(Premier Login aceputt) Forum Owner Posted Mar 26, 2011 11:58 AM
Within a certain range (which varies a bit person to person), stroke movements are too short and minor to fully engage the body in MOVEMENT, which the brain understand as changing location or at least challenging and engaging the feet and stance in the action. So little strokes that don't seriously activate the balance-equilibrium system of the body are disregarded as real movement by the brain and body. That defuses the system that allows fine calibration of touch, and sort of leaves the golfer with a vacuum about how things will work out.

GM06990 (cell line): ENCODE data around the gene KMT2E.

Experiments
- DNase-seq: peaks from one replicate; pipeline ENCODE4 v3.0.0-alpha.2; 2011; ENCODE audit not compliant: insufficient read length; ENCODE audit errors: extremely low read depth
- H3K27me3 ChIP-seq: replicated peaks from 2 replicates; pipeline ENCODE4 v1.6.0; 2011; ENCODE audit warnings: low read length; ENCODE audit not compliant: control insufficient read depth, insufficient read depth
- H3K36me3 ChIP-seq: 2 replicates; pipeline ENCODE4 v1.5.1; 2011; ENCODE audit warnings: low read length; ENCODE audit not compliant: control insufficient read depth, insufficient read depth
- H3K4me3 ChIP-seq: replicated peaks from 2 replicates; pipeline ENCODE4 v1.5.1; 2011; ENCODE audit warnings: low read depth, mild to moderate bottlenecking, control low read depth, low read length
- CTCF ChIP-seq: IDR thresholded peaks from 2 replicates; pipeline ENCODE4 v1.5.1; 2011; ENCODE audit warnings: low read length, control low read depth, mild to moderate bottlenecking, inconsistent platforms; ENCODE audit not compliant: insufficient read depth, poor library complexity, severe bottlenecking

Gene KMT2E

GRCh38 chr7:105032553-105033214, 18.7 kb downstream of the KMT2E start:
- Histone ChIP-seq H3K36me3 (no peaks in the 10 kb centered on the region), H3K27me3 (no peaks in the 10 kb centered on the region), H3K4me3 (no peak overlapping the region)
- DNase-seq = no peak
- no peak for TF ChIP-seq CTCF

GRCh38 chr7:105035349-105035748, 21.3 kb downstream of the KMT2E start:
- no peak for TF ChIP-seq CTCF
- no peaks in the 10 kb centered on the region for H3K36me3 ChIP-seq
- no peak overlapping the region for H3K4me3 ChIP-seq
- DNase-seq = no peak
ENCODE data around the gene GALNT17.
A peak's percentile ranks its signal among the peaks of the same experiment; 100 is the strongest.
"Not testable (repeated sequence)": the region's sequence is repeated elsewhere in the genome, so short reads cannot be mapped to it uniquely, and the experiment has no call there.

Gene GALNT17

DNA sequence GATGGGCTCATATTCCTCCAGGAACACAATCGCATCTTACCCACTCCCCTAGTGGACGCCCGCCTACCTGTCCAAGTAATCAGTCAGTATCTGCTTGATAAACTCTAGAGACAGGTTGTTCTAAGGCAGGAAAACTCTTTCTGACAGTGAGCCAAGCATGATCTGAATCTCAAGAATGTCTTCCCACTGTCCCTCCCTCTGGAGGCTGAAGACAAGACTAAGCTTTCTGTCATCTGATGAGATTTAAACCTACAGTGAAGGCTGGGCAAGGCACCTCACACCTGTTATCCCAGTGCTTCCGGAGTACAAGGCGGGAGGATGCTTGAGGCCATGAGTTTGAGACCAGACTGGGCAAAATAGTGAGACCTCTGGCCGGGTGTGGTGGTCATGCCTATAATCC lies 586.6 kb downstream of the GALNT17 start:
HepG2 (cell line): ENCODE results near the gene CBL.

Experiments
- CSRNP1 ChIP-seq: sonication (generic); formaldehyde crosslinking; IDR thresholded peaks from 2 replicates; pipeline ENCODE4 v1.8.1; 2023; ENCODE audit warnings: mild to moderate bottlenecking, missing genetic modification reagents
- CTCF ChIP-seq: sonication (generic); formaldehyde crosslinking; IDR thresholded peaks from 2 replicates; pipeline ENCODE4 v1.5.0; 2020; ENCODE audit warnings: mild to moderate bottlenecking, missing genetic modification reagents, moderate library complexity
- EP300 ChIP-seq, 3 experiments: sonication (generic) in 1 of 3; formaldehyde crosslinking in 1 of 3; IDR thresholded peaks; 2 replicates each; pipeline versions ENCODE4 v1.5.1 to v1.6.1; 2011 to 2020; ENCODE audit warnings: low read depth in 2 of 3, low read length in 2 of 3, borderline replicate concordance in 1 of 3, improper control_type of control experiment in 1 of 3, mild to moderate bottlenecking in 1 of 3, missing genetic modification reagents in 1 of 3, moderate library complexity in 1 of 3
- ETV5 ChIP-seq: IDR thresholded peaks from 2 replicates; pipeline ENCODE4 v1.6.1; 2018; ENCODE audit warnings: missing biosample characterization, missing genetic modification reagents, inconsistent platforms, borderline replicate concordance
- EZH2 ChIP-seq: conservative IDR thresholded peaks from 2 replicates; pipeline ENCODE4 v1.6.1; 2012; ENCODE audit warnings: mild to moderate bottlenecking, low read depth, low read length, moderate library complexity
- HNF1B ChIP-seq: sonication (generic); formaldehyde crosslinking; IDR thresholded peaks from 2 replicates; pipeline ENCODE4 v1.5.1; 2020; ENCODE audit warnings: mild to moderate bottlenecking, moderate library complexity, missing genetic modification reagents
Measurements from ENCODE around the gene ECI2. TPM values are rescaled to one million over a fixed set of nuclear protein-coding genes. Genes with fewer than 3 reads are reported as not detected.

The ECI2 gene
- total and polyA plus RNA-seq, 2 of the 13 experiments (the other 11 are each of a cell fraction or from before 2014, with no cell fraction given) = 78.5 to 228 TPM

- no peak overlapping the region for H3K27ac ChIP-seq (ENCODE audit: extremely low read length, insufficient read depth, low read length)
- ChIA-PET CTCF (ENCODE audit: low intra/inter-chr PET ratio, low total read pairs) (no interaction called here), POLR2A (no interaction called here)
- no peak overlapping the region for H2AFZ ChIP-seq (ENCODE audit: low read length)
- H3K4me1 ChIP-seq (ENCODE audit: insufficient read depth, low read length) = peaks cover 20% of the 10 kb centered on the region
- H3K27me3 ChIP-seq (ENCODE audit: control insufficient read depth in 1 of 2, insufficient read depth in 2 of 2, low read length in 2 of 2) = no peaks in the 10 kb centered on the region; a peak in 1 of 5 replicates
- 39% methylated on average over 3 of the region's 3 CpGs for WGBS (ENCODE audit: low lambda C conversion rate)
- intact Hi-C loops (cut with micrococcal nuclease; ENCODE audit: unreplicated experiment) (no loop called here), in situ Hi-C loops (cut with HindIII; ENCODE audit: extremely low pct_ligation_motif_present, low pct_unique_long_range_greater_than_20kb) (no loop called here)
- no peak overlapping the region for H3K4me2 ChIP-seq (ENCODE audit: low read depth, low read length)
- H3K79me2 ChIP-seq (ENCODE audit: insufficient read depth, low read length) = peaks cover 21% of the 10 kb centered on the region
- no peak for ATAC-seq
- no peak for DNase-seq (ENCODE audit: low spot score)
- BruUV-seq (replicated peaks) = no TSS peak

I teach that RHYTHM is the two-phase back and thru symmetry that starts and then completes the stroke as the backstroke sets the size and hence the putter head speed and force at impact, but then "sticking to the rhythm" from there thru impact is what "delivers the goods" for touch and force as programmed in by the nonconscious instincts. Deposit [backstroke], Withdrawal and Expenditure [thru-stroke]. Tempo or quickness / slowness of stroke actually sets the SIZE of the backstroke to the appropriate force level (slower tempo results in a longer backstroke for exactly the same force as a quicker tempo and a shorter backstroke size). So WHATEVER tempo you choose to use, you still have to have a symmetrical RHYTHM that gets the backstroke and spends it smoothly and completely. This all means that you can make quicker and shorter and tighter and faster and more "controlled" strokes inside this critical range without fear of blowing the ball past the hole or "nice-ing" one up there too carefully and leaving the SOB choke-short. Change the tempo, but don't fear the smooth rhythm, whatever the tempo, Try this in the 10-foot and in range with different tempos and the same-as-ever smooth back and the rhythm to observe how your rhythm keeps your touch safe and effective even though the tempo speeds up.